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Yoga and new trends in Christianity

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'Kneel to yourself. Honour and worship your own being. God dwells within you

as You.' Swami Muktananda, Hindu guru.

 

'I know that in me, that is in my flesh, dwells no good thing.' Paul the

Apostle

 

At a New Age fair, where I was helping with a Christian witness, a young man

told me that he rejected all religious systems. He said that he was

discovering god as a force within himself and so finding harmony with all

created things. When I told him that he was in fact following the ancient

religious system of Hinduism, he said angrily, 'I don't like Christians

telling me what to believe,' and walked off.

 

This brief conversation highlighted the conflict between the eastern

religious world view now being accepted by many people in the West, and the

biblical world view now being rejected. According to Biblical Christianity

the basic problem of humanity is our sin nature which causes us to break

God's laws and thus separates us from God who is holy. The solution is to

invite God into our lives through repentance and faith in the Gospel

message: that God was in Christ reconciling the world to Himself through the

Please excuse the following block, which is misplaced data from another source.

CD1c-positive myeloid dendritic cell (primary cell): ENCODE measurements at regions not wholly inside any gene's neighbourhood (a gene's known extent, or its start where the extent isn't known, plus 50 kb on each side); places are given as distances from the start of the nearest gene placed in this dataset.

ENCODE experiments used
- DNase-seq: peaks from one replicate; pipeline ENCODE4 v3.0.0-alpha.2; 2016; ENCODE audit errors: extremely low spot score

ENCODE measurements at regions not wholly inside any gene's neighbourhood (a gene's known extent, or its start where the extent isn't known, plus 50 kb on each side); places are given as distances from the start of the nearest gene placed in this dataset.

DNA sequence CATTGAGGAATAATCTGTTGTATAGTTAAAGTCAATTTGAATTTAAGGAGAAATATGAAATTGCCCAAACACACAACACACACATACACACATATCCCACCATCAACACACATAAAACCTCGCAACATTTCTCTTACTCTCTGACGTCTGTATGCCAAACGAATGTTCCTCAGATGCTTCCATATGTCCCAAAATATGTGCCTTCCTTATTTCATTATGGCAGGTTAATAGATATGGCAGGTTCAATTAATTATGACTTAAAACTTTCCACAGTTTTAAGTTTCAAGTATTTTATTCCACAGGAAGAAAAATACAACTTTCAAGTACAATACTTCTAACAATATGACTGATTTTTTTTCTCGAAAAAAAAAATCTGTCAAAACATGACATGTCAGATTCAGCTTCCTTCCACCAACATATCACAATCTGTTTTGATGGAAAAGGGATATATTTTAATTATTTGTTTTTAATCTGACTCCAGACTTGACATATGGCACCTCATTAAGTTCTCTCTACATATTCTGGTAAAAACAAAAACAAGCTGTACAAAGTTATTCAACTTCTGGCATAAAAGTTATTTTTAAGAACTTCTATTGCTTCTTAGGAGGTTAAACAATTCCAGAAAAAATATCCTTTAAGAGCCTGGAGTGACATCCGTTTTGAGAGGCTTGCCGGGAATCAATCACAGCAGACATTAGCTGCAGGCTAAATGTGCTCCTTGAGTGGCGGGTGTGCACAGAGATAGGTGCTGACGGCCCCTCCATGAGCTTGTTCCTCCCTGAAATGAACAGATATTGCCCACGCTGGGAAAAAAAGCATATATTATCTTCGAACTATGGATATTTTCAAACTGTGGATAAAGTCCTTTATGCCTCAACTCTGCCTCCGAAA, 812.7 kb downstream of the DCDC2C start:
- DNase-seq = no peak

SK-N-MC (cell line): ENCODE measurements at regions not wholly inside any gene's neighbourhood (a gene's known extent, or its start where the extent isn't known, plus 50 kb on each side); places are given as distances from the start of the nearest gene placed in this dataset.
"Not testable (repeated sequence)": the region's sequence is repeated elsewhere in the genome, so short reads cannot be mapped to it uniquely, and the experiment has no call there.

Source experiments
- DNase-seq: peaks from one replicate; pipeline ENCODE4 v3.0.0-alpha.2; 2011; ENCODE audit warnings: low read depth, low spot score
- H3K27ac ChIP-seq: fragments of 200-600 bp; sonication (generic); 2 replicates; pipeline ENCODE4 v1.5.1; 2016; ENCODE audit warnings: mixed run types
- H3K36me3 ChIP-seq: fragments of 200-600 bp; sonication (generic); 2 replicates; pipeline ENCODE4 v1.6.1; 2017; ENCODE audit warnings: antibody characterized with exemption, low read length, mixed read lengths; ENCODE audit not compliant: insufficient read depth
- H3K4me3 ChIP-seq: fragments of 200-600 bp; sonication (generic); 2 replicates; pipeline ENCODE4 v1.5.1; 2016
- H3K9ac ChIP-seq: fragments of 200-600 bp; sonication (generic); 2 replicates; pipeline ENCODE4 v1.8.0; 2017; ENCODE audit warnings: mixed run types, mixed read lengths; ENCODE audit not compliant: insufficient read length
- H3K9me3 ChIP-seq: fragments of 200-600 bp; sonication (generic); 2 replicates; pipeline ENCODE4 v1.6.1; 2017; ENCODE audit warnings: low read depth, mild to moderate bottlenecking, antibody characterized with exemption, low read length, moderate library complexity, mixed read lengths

sacrificial death and resurrection of the Lord Jesus. Before we take this

step of faith, God is outside of our lives. After doing this He is inside

our lives, dwelling within us by the Holy Spirit.

 

According to Hinduism the problem of humanity is not a moral one, but one of

a lack of knowledge. God already dwells within us, but we do not know this.

We have lost contact with our innate divinity through becoming entangled in

the material world and being limited by our rational finite minds. The

solution is to discover the 'god within' through experiencing a higher state

of expanded consciousness. It was evident from the huge numbers of young

people attending the New Age fair that this idea is far more attractive to

many today than the traditional Christian view. New Age devotee Miriam

Starhawk has written, 'The longing for expanded consciousness has taken many

of us on a spiritual journey to the East and to Hindu, Taoist and Buddhist

concepts. Eastern religions offer a radically different approach to

spirituality than Judeo-Christian traditions. Their goal is not to know God

but to be God. In many ways these philosophies are close to witchcraft.'

(Yoga journal May 1986).

 

How does Hinduism claim that one can experience an 'altered state of

consciousness' leading to discovery of 'godhood'? Over thousands of years it

has developed numerous techniques to manipulate human consciousness in order

to bring this about. These techniques are called yoga. According to a Hindu

saying, 'There is no Hinduism without yoga and no yoga without Hinduism.'